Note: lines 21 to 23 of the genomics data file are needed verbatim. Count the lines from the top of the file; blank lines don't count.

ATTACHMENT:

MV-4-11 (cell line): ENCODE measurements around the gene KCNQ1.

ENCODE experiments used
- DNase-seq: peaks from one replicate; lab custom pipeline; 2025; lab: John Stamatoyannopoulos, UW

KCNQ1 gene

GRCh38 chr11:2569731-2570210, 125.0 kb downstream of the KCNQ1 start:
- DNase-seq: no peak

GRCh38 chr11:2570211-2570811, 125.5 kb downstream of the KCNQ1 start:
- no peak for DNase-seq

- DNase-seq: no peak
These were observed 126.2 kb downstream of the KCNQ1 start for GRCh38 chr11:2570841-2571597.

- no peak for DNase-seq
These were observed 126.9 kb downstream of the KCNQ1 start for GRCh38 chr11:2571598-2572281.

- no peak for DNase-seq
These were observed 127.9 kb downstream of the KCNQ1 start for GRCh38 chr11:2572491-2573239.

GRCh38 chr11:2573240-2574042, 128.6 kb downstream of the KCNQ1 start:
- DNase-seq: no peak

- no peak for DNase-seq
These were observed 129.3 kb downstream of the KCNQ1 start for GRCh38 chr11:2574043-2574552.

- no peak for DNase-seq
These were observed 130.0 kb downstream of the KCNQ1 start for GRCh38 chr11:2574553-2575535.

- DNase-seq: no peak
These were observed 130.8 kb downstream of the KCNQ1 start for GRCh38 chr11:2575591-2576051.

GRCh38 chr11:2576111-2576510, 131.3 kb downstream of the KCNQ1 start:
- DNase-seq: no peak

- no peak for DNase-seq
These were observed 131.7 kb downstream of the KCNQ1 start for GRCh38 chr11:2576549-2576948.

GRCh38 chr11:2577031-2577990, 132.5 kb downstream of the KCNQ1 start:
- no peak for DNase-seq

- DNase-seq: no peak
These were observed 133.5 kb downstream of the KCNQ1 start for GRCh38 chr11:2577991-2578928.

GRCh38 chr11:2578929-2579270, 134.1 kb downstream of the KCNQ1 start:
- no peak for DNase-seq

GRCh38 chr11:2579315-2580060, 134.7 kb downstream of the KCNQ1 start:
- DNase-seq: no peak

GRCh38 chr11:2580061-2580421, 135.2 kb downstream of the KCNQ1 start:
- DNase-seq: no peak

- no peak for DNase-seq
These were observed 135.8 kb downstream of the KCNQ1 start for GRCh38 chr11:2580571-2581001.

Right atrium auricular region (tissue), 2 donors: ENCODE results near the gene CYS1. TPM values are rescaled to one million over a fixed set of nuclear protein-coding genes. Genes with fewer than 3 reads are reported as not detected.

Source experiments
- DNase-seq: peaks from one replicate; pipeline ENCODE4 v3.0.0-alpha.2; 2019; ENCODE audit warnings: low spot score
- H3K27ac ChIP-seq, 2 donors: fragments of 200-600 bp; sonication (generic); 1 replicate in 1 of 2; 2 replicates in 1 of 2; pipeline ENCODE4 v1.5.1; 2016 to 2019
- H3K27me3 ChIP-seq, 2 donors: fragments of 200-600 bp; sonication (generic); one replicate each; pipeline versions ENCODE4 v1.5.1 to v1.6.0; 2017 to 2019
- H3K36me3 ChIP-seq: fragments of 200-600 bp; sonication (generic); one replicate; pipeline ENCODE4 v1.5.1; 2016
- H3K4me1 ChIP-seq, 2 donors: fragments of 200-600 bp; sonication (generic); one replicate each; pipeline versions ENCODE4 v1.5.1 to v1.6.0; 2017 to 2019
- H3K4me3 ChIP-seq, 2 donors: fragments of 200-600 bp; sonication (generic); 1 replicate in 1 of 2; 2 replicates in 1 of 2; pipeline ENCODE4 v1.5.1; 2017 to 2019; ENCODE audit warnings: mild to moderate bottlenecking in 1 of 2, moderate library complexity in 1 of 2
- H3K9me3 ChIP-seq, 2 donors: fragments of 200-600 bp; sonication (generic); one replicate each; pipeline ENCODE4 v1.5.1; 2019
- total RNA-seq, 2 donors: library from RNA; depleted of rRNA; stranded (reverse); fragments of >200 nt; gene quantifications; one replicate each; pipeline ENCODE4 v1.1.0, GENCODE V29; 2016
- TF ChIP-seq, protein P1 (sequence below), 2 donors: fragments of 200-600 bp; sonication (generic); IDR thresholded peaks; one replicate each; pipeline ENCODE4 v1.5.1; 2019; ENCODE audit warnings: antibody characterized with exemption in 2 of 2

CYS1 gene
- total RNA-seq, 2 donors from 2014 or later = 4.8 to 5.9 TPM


- DNase-seq: no peak
These were observed 130.8 kb downstream of the KCNQ1 start for GRCh38 chr11:2575591-2576051.

GRCh38 chr11:2576111-2576510, 131.3 kb downstream of the KCNQ1 start: